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Duval County jail sees jump in new COVID-19 cases

In-person jury trials in Putnam, St. Johns, and Volusia counties have been suspended; delays in Duval

A surge in COVID-19 cases among inmates in Duval County is delaying some court proceedings.
A surge in COVID-19 cases among inmates in Duval County is delaying some court proceedings.

JACKSONVILLE, Fla. – The Jacksonville Sheriff’s Office said Monday there are now more than 100 COVID-19 cases in Duval County correctional facilities and thousands more inmates have been placed in quarantine as the agency works to get the outbreak under control.

The surge in new cases follows a trend across the country and in Jacksonville as the coronavirus Delta variant takes hold.

MORE | What you need to know about the Delta variant

Further south, a recent increase in cases has caused in-person jury trials in Putnam, St. Johns, and Volusia counties to be suspended.

A Jacksonville Sheriff’s Office spokesman told News4Jax that there are 103 confirmed cases in all department of corrections facilities and several dorms have been placed on a “precautionary status” which has impacted 2,389 inmates.

Chad Neilsen, UF Health Director of Infection Prevention, said it would be no surprise to see the current jail numbers increase.

MORE | Delta variant creating ‘perfect storm’ in Jacksonville, expert warns

“It’s going to spread like wildfire. We know that the Delta variant is more contagious so anytime you put people in close proximity together who are not vaccinated you’re going to see the virus move very swiftly through that population,” Neilsen said.

JSO noted that the current number of cases is still below what was seen at the peak of the outbreak in July 2020. Back then, there were 449 positive cases.

Sheriff Mike Williams said there has been no change in the CDC guidelines being followed in correctional housing facilities.

“Furthermore, our staff continues the COVID-19 mitigation protocols which includes testing inmates upon admission and anytime they exhibit symptoms,” Williams wrote in a statement. “Inmates that are confirmed COVID-19 positive are removed from the general inmate population and quarantined to prevent further spread. We have an onsite medical provider that monitors our inmate population, however, inmates requiring hospital care due to COVID-19 or any other health condition are transported to local area hospitals. All areas of our facilities are regularly cleaned and disinfected in accordance with CDC guidance and all persons within the facilities are required to wear masks, inmates included.”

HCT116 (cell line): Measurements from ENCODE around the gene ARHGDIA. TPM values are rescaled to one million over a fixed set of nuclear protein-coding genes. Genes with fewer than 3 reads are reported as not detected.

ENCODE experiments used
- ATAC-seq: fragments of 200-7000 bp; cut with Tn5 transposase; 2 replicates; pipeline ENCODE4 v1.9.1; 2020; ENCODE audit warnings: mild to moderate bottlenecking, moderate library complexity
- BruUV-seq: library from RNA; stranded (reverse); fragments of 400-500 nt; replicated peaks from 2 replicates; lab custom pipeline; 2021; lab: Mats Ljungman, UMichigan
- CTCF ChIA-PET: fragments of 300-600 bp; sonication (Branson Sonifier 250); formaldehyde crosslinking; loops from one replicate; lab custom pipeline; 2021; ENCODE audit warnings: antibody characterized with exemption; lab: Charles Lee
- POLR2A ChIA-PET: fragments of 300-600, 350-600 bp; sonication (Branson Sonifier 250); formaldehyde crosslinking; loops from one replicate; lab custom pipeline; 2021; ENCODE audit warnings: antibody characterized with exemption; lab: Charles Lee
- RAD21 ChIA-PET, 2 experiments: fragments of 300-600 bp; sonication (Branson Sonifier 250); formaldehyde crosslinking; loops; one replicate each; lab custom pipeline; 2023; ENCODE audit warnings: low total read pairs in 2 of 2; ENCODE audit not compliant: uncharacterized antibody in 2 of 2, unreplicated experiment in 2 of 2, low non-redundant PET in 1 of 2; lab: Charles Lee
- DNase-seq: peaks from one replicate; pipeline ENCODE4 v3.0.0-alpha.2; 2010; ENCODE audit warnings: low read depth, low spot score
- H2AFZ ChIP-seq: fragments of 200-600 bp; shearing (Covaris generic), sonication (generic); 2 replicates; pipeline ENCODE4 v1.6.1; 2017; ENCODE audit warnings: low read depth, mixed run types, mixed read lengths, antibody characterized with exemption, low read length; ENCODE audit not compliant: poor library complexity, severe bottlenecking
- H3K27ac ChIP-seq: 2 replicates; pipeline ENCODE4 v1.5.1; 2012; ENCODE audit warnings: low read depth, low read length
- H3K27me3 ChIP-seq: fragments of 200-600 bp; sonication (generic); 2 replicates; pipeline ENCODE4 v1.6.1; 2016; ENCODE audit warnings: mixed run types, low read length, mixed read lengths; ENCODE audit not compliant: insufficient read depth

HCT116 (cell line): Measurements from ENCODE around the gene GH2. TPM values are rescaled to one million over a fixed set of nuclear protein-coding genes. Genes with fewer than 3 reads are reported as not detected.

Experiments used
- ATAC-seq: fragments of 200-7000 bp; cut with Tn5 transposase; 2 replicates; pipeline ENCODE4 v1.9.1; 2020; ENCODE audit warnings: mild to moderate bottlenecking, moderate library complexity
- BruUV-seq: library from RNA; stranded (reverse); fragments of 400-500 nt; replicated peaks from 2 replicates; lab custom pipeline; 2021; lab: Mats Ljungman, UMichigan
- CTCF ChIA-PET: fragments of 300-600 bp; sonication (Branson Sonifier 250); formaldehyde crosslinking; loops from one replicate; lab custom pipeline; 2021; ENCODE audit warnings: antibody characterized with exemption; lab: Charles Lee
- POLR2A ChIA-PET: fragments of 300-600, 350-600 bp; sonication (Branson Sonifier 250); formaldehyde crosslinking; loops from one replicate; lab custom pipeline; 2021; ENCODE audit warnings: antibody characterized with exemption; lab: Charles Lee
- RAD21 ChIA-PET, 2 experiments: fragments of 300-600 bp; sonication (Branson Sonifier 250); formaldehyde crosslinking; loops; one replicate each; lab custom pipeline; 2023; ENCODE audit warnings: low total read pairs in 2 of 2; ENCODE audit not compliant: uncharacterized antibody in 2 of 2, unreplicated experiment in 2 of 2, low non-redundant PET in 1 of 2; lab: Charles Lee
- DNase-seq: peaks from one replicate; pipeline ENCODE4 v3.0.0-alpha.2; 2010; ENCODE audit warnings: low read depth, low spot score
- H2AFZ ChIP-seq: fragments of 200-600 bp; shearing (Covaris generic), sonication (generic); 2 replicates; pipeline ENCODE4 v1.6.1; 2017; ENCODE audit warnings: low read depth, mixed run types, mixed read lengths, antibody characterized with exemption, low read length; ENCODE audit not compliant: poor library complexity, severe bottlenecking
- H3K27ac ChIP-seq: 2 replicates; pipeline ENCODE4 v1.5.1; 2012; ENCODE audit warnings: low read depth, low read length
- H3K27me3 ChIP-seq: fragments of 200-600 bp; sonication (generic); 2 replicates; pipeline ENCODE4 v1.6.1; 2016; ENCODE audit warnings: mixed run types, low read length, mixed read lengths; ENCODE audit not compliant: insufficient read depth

Fourth Circuit Chief Judge Mark Mahon told News4Jax on Monday the outbreak has also caused a delay in some criminal court proceedings.

“The court system — the judges the state attorney want to be available to have a case ready to go and be able to have the resources to try the case if that individual wants a trial. It’s just, the fact of the matter is, with so much uncertainty in the community sometimes it is very difficult to accomplish,” Mahon said.

Starting Monday, Fourth Circuit felony cases involving in-custody defendants who are in precautionary quarantine will not be brought to the courthouse for intervening court dates. Inmates who do not display symptoms will be rapid tested prior to final pre-trial.

The Seventh Judicial Circuit Court of Florida, which covers Flagler, Putnam, St. Johns and Volusia counties, said the suspension of in-person jury trials comes after review of relevant public health metrics associated with COVID19 for the week ending July 8, 2021.

“The Court will continue to monitor the situation and announce future changes to its operational plan if/when necessary,” the Seventh Circuit said in a news release.

In-person jury trials in Flagler County will proceed as scheduled.

Much like the rest of the country, Jacksonville’s justice system has struggled to function during the coronavirus pandemic.

At the beginning of the pandemic, courtrooms closed, the Florida Supreme Court suspended jury trials and inmates’ constitutional rights to demand a speedy trial within five months was halted.

Then, in June, COVID-19 became a problem inside the Duval County Pre-Trial Detention Facility.

Over a four-month span, 240 corrections officers working at Jacksonville’s pre-trial detention facility tested positive for the coronavirus, and more than 434 inmates were found to be infected, records obtained by the News4Jax I-TEAM show.


About the Author:

Renee Beninate is a Florida native and award-winning reporter who joined the News4Jax team in June 2021.